Would some of these ex-Gitmo victims join the fight against the United States? Maybe. After all, 60% of American ex-cons reoffend. In a free society, that’s a risk that we take.

Still, you’ve got to think that in a country full of security cameras, with two or three overfunded intelligence agencies and countless domestic police apparatuses, it shouldn’t be too hard to set up the former prisoners of Guantánamo with job training, phone taps, GPS trackers on their cars and two or three agents each to follow them around and make sure that they don’t get into trouble.

And don’t forget that footage of Obama apologizing.

Can you imagine how pissed off the Al Qaeda guys would be?

(Ted Rall’s website is tedrall.com. His book “After We Kill You, We Will Welcome You Back As Honored Guests: Unembedded in Afghanistan” will be released in November by Farrar, Straus & Giroux.)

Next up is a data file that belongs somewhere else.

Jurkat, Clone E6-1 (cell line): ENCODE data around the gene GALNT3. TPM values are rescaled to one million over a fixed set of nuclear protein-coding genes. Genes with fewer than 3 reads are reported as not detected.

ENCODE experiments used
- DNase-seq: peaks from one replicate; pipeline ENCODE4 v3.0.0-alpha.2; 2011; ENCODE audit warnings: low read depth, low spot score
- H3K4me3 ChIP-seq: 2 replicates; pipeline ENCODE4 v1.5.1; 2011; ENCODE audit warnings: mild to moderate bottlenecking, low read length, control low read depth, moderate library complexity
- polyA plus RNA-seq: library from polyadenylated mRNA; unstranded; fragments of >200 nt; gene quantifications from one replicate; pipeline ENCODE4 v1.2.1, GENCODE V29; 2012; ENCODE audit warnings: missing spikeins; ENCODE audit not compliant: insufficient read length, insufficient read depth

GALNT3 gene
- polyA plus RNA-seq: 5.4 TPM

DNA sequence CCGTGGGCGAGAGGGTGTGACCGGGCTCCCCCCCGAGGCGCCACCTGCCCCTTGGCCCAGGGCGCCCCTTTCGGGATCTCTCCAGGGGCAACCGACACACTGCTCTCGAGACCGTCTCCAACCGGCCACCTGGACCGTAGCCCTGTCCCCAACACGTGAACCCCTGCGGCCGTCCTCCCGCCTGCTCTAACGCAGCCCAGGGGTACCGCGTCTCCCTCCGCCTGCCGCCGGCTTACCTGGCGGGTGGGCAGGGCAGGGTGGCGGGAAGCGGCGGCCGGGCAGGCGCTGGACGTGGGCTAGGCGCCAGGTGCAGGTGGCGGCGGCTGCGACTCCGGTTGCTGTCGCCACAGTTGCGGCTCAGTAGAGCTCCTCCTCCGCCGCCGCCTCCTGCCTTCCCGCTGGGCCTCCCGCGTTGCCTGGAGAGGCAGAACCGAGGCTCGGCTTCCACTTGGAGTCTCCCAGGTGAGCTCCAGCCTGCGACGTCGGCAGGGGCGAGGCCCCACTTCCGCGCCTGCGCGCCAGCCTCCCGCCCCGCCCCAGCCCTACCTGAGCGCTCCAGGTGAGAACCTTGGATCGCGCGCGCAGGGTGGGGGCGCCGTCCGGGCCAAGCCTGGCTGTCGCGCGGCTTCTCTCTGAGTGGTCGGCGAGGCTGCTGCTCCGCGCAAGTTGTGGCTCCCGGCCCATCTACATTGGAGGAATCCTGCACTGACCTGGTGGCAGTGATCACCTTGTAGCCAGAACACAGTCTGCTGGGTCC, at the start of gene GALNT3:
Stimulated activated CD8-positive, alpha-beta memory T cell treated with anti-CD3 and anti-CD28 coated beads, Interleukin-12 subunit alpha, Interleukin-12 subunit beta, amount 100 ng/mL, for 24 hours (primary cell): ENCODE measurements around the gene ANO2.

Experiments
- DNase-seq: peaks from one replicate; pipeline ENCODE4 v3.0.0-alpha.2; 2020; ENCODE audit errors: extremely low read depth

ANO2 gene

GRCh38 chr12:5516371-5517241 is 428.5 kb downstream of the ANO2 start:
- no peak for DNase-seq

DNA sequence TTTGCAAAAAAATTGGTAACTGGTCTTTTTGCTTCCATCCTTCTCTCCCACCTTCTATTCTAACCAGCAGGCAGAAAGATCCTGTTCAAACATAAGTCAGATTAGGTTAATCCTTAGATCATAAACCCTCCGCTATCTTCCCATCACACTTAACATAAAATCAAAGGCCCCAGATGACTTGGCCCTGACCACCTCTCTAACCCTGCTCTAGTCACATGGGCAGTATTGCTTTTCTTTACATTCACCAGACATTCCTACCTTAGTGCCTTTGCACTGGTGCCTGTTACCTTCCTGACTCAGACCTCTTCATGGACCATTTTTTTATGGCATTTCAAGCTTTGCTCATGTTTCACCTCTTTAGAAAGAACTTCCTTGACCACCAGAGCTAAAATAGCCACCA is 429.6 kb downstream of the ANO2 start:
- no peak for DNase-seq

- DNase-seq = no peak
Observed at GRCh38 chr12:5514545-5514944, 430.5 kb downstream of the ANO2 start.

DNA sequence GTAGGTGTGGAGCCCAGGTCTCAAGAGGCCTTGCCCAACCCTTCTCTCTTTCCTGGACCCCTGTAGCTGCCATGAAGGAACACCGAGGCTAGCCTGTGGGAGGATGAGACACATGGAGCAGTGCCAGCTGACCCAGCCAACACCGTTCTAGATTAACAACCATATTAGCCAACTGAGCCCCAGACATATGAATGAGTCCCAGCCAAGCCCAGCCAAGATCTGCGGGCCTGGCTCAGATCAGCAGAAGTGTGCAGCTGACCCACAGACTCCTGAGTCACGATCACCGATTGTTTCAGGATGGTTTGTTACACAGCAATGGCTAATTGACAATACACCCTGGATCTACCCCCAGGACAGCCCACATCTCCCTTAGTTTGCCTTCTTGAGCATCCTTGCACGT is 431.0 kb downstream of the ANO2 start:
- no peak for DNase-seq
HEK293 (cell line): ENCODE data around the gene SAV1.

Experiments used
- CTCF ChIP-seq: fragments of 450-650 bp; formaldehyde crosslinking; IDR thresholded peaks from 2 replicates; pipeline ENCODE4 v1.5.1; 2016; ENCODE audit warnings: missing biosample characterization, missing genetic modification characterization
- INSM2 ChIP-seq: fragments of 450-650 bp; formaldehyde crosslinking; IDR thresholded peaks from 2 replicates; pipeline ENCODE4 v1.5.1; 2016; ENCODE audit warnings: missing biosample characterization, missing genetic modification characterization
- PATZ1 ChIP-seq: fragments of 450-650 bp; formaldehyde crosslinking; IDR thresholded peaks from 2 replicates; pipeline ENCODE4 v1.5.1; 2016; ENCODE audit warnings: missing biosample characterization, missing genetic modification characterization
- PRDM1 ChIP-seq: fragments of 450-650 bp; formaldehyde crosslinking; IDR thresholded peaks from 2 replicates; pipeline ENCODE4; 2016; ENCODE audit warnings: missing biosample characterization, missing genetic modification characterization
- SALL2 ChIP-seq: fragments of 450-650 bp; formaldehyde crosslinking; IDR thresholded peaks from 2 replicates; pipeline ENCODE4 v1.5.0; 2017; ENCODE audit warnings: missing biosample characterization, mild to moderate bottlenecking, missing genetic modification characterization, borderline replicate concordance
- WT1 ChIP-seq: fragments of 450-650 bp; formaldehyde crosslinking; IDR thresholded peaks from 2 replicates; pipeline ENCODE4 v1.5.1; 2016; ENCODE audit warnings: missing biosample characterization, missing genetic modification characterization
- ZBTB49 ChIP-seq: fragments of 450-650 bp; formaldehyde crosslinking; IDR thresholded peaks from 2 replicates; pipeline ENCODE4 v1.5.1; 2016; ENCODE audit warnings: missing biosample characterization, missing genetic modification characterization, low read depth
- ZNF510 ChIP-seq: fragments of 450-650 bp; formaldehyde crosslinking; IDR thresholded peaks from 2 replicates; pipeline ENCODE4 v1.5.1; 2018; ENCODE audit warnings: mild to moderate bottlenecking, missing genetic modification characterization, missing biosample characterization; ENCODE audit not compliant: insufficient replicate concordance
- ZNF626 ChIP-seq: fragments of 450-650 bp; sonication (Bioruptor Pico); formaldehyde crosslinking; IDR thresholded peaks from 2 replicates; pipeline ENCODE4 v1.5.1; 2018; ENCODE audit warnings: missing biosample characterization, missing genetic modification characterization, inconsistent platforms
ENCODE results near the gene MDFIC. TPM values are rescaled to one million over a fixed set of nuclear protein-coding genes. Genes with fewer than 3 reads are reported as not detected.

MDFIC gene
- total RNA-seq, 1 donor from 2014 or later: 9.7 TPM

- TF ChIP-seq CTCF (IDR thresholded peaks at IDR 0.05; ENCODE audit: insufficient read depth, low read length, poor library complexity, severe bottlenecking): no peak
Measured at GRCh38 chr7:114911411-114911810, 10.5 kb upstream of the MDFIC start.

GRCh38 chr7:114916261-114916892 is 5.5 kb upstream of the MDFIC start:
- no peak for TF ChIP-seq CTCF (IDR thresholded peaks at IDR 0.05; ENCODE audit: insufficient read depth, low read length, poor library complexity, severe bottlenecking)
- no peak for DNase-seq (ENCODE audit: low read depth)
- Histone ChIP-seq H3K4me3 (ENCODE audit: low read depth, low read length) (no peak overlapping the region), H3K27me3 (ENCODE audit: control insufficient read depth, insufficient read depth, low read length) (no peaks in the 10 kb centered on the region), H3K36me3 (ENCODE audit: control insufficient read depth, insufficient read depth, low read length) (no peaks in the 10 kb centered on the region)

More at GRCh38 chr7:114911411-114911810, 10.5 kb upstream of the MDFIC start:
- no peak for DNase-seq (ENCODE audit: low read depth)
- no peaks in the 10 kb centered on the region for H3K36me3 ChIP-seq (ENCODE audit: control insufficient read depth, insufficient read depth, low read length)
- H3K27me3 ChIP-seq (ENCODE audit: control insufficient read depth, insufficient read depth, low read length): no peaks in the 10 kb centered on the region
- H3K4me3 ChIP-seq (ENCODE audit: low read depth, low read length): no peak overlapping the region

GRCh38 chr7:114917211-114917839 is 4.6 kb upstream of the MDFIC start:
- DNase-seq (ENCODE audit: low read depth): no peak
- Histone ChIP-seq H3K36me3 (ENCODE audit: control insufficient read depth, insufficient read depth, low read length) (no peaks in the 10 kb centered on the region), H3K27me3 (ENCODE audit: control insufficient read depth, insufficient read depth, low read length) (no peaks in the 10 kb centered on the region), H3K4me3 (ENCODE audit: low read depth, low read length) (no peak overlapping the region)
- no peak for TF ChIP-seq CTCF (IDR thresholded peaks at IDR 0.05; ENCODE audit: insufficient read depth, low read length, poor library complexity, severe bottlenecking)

COPYRIGHT 2013 TED RALL

9 thoughts on “SYNDICATED COLUMN: Why Closing Guantánamo Is Easy

  1. @Ted

    “Yes, the Republicans did refuse to allocate funds to transfer Guantánamo detainees to the United States. But Obama signed their legislation into law. He owns this mess.”

    Well, at least you’re acknowledging the Republicans this time around. I’ll get you to admit the truth yet.

    Now, the reason that Obama signed this legislation is because they attached it to something that had a veto-proof majority and did a lot of other horrible things. Were Obama to veto the legislation he would’ve been unable to use signing statements to fix the other bad things, and Gitmo would’ve stayed open anyway. Nice try.